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66% of Businesses Plan to Cut Down on Number of PSPs They Use; Reveals GoCardless Report

A challenging macroeconomic environment is prompting businesses worldwide to cut their supplier list, with payment service providers (PSPs) in the crosshairs; according to GoCardless‘ latest report.

The GoCardless report, ‘Embedding a Competitive Edge‘, reveals that 66 per cent of businesses in a five-market survey across the UK, US, and Eurozone say they are looking to consolidate the number of PSPs they use. At the same time, 34 per cent have planned to end these relationships within the next 12 months. The top motivator for doing this is to reduce operational costs (31 per cent).

However, it’s not all doom and gloom for PSPs. Despite a cost-cutting mindset, the research reveals that modern businesses are still willing to open their wallets if they see value in what a PSP can offer – providing a clear way forward for those who want to remain off the chopping block.

The greatest proportion of businesses surveyed (34 per cent) say they would be willing to pay more for fraud prevention solutions, and 25 per cent would do the same for tools that increase their payment success rates. Three in 10 (31 per cent) say they would be willing to pay more for a wider range of payment methods, rising to 38 per cent in the US.

Account-to-account payment methods are especially popular. Over a third (35 per cent) of merchants indicate they want their PSP to offer bank debit, while 27 per cent call for open banking or other bank payment options.

Can PSPs keep up?

The report also contains insight from a survey of more than 200 PSPs in the same five markets. The top priority for this group over the next year is increasing customer satisfaction and retention (58 per cent). Meanwhile, 44 per cent also say they want to become more competitive.

Many are also focused on customer requests: a wide range of payment options. Eighty-six per cent of PSPs are looking to add one or more payment methods within the next 12 months. Of those, the most popular method to add is digital wallet, chosen by 58 per cent, followed by credit or debit card (48 per cent) and bank debit (47 per cent).

Globally, the proportion of PSPs that plan to add real-time bank payments, including open banking payments, is 35 per cent – but this increases to more than half (53 per cent) of PSPs in the UK, reflecting the continued growth of open banking in the market.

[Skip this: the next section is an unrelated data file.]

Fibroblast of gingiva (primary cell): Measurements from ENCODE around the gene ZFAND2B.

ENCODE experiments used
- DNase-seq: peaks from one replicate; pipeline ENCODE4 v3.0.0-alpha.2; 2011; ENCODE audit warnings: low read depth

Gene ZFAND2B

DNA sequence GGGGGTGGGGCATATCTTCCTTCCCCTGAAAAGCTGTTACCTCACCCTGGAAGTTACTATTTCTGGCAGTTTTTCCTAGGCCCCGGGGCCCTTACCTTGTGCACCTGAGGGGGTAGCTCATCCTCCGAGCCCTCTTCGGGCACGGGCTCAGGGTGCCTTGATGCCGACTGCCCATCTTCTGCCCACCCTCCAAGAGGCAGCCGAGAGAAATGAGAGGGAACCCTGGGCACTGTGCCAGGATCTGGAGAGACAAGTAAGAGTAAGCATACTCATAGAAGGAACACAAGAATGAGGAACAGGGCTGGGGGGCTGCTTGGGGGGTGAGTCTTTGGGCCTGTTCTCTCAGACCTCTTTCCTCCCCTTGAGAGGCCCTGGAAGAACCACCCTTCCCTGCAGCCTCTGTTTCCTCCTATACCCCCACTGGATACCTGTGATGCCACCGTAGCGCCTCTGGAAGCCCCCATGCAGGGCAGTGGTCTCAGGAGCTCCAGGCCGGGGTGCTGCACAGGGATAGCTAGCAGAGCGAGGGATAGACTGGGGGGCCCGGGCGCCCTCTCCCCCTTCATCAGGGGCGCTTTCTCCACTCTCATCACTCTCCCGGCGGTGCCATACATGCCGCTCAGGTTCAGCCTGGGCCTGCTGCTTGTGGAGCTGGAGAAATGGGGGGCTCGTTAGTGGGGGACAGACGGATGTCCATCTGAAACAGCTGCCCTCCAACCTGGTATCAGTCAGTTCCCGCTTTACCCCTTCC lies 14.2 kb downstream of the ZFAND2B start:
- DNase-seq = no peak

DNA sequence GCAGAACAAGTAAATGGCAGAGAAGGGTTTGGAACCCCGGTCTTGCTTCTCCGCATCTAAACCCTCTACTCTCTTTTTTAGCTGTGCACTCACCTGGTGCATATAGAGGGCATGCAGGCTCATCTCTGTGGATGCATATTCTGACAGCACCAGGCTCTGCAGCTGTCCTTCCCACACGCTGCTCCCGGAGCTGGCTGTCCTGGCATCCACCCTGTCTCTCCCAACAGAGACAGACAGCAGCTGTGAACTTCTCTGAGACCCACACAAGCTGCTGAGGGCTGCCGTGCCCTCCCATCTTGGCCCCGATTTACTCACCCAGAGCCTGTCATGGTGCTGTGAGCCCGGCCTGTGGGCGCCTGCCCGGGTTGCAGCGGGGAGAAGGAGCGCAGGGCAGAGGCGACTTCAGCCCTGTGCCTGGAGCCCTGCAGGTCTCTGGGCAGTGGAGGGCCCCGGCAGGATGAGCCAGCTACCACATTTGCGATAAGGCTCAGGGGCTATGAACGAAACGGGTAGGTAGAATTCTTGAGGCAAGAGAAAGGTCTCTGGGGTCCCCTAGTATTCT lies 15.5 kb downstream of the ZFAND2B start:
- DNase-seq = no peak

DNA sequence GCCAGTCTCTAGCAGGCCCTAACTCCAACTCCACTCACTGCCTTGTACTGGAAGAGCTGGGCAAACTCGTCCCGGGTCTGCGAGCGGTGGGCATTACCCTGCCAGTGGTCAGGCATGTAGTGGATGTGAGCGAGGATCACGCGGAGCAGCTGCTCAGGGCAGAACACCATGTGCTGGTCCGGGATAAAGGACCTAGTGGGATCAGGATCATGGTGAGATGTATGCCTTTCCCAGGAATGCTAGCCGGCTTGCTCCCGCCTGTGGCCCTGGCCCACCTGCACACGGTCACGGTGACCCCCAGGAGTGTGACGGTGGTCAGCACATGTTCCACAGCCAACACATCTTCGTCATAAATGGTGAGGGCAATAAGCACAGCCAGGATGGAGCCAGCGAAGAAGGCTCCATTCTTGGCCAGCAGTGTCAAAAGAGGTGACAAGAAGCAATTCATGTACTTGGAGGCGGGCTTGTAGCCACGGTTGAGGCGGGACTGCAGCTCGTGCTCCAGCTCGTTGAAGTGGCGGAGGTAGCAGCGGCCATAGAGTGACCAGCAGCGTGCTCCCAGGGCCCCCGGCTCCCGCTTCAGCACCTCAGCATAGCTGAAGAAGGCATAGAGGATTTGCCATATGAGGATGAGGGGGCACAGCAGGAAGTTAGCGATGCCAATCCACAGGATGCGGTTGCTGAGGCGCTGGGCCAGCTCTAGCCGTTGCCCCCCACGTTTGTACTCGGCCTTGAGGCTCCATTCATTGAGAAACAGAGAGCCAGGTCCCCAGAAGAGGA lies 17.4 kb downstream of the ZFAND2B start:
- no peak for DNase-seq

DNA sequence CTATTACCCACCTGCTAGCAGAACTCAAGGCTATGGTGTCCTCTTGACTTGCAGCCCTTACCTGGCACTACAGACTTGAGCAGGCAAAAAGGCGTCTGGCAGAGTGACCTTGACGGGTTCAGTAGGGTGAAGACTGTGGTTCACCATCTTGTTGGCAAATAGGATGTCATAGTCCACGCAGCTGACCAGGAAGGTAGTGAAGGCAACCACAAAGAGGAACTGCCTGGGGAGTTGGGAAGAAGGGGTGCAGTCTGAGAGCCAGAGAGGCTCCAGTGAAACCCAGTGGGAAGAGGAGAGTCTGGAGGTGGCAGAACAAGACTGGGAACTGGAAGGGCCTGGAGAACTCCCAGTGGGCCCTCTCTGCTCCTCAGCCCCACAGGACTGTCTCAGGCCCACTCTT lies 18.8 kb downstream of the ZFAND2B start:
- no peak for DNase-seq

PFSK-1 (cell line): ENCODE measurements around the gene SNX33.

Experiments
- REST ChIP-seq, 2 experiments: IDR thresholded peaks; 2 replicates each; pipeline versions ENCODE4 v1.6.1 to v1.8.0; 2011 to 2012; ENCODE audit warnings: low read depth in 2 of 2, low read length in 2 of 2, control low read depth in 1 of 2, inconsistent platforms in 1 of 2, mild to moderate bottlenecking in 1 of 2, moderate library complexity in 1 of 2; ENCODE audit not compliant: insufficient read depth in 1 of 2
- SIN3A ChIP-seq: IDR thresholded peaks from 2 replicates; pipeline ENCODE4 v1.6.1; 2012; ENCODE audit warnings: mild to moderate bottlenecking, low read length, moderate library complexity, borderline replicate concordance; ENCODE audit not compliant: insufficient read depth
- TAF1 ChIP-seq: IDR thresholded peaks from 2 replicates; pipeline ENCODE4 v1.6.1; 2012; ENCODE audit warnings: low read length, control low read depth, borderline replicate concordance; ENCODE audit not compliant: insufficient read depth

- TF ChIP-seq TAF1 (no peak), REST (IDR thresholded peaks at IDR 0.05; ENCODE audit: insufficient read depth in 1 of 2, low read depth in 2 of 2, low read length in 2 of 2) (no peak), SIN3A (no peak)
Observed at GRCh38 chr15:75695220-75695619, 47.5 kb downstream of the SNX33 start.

The challenge for PSPs, however, is managing the amount of time and effort required to improve their offering. When asked about the concerns they have in adding a new payment method, ‘taking a long time to deliver’ took top billing, chosen by 45 per cent of PSPs.

This was closely followed by fears around complexity: 40 per cent are worried about the complications for their engineering team when integrating or building a new solution, and 37 per cent are concerned about the complexity of managing the new payment method on an ongoing basis.

The next step for PSPs

As it becomes clearer that merchants prioritise protecting their hard-earned revenue, the report explains the importance that PSPs ensure they offer the best value.

Deepak Colluru, director of product management for GoCardless Embed talks PSPs
Deepak Colluru, director of product management for GoCardless Embed

Deepak Colluru, director of product management for GoCardless Embed, explains: “In today’s challenging environment, businesses are looking for every supplier to deliver value. PSPs are no exception.

“One simple way to demonstrate this is by focusing on the areas that merchants care about most, including anti-fraud solutions, features to boost payment success and a range of payment options.

“PSPs that want to add or enhance any of these must grapple with the classic ‘buy versus build’ dilemma. When we’ve spoken to PSPs interested in adding bank payments, for example, they are all too aware of the time and resources required to not only build but also maintain a new payment method in-house.

“If staying competitive is a priority, payment providers may find that the best – and quickest – way to satisfy customer demand is to enhance their offering through a third-party expert.”

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